4. Do not incriminate yourself. If an officer asks you a question and answering honestly may incriminate you, then don’t answer (this is your Fifth Amendment right).
“Have you been drinking?” “Are there underage people consuming alcohol at this party?” “What is in your bag? Marijuana? Alcohol?” “How did you buy this alcohol? Did you use a fake ID?”—all of these questions can be answered with “I have no comment.” Make sure that you remain courteous even when refusing to answer questions. You might say, “Officer, I know you are just doing your job, but I have no comment about that/I wish to remain silent.
5. Don’t run. When police show up at a residence for a noise complaint and they see people running away, this will heighten suspicion. Most noise complaints, if handled properly, will involve a short interaction and a warning from the responding officers, so don’t give them any reason to investigate further.
On the road…
- Heed all the above advice. Being discreet in this situation means being aware of anything that may be in plain view of an officer who has pulled you over. If an officer asks you to step out of the car, then exit and lock and close your car door behind you. Do not consent to searches of your car or personal belongings or incriminate yourself. And, of course, be polite throughout the interaction no matter what happens.
- Show ID. As the driver, you are required to show your driver’s license to an officer if you are pulled over. Never show a fake ID to an officer, even if you are facing an underage possession charge. As a passenger, you should also show your real ID if asked.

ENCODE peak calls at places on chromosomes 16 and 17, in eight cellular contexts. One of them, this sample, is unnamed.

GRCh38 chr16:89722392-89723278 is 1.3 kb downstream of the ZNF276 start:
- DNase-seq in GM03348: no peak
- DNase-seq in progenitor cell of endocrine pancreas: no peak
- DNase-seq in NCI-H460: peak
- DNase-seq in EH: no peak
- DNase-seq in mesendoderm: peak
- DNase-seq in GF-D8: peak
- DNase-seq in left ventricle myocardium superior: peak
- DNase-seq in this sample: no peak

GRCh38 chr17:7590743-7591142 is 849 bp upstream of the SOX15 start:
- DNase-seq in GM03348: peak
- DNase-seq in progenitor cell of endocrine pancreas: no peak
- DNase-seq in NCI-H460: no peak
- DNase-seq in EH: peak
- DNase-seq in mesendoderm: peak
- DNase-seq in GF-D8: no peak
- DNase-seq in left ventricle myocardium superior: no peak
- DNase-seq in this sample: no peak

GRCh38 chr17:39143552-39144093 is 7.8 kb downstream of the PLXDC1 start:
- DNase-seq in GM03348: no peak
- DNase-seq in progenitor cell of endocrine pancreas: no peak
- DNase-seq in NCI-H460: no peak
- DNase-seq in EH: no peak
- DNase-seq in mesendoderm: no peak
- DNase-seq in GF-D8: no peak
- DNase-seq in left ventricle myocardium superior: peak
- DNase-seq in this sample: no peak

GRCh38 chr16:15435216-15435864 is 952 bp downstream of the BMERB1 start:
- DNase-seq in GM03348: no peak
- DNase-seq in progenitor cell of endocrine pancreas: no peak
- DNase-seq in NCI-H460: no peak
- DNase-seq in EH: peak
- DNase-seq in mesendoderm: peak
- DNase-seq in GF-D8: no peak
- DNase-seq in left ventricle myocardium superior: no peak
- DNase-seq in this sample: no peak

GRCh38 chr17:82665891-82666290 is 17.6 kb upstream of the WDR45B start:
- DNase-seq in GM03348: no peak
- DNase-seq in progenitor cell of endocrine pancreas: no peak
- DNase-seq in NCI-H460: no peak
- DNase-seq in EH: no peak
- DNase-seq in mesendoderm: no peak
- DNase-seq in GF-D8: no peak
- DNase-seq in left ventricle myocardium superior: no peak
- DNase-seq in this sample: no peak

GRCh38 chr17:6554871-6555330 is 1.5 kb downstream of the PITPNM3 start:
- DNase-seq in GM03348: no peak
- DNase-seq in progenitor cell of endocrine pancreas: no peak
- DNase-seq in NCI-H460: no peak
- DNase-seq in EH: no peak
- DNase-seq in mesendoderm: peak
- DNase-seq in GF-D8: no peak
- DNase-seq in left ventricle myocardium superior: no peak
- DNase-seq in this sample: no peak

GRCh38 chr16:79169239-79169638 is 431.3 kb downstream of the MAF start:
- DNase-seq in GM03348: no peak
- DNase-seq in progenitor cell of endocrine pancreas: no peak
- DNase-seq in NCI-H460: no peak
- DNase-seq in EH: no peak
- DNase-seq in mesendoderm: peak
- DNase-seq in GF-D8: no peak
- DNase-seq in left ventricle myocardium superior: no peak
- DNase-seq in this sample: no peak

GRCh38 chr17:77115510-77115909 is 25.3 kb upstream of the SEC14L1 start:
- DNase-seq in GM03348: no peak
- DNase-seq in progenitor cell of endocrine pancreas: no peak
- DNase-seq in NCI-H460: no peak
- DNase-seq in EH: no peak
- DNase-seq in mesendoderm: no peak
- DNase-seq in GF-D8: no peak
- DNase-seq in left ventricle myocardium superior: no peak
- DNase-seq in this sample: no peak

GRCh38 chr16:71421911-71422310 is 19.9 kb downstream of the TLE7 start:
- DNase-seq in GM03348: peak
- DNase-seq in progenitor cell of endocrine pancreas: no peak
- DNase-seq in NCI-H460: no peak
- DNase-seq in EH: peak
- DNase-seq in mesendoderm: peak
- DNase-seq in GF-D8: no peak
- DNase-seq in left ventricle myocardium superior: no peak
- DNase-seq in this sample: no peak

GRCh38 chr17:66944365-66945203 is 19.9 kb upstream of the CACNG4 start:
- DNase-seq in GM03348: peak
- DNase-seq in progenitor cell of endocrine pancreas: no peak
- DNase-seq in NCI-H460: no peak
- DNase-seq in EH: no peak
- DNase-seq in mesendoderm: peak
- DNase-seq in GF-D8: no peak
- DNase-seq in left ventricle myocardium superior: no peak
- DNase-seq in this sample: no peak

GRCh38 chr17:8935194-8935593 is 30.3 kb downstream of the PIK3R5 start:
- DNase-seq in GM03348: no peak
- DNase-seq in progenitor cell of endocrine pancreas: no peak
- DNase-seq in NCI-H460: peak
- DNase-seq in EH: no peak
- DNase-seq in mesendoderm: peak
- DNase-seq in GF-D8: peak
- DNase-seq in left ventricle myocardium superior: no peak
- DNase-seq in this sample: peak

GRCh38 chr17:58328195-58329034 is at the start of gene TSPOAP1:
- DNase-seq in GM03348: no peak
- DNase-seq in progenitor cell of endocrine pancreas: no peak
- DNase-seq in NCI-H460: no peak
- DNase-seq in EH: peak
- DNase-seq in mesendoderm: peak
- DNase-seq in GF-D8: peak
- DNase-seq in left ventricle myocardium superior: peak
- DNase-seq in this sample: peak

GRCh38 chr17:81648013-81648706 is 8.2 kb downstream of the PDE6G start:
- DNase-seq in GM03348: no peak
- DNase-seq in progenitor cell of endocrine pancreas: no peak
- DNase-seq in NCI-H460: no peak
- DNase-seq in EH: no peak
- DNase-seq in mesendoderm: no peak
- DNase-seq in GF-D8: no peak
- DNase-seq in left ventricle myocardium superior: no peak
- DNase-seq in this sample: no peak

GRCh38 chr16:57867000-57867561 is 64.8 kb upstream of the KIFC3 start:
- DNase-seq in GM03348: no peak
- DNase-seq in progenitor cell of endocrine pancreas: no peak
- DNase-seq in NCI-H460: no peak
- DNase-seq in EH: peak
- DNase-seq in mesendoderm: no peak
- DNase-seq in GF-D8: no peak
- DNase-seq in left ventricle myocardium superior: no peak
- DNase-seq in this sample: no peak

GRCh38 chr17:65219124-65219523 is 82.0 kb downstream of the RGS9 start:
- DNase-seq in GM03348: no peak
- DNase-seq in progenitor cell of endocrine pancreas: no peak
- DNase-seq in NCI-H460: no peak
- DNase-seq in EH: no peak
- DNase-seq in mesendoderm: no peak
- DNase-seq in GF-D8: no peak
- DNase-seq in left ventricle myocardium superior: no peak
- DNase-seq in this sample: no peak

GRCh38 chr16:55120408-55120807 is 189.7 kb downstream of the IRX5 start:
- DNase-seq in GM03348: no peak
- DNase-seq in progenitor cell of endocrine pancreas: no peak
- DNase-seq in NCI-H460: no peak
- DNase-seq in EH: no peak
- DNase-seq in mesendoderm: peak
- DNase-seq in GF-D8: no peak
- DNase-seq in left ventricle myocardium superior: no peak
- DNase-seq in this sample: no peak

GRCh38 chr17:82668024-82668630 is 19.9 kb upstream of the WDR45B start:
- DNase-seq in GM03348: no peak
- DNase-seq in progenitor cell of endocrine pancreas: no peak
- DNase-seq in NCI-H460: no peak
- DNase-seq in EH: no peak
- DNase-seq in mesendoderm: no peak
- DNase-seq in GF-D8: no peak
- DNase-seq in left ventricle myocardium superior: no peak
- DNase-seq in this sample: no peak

- Refuse sobriety tests, but not the breathalyzer. As the driver, you can legally refuse to take roadside sobriety tests without any consequences (walking a straight line, touching your nose, etc.), but refusing a breathalyzer will result in an automatic revocation of your driver’s license for 1 year, whether or not you are charged with DUI. As a passenger, you can refuse a breathalyzer (whether or not you are underage) without any consequences.
- Give yourself plenty of time to sober up. After a heavy night of drinking, you may be surprised at how long it takes to get back to a 0.00 BAC, the only acceptable level for under 21 drivers (0.08 for 21 and over). A 160 lb man who consumes 8 drinks will need 12 hours to get back to 0.00 (check out this chart for more info: http://www.health.arizona.edu/health_topics/aod/hourstozerobac.htm). Sleeping it off for a few hours before driving home may not be enough to avoid a DUI, especially for underage drinkers, so be sure to give yourself plenty of time to sober up before you think about driving home. Better yet, have a designated driver or plan to take a cab to and from the party.
- Never give keys to an intoxicated driver. Even if they have only had a little. Letting a less drunk person drive you home can get you charged with aiding and abetting a DUI.
Get more info on how to handle police interactions, including videos, at http://www.flexyourrights.org/. To learn more about the law or for a free (that’s right, folks, I said FREE) legal consultation, visit Carolina Student Legal Services.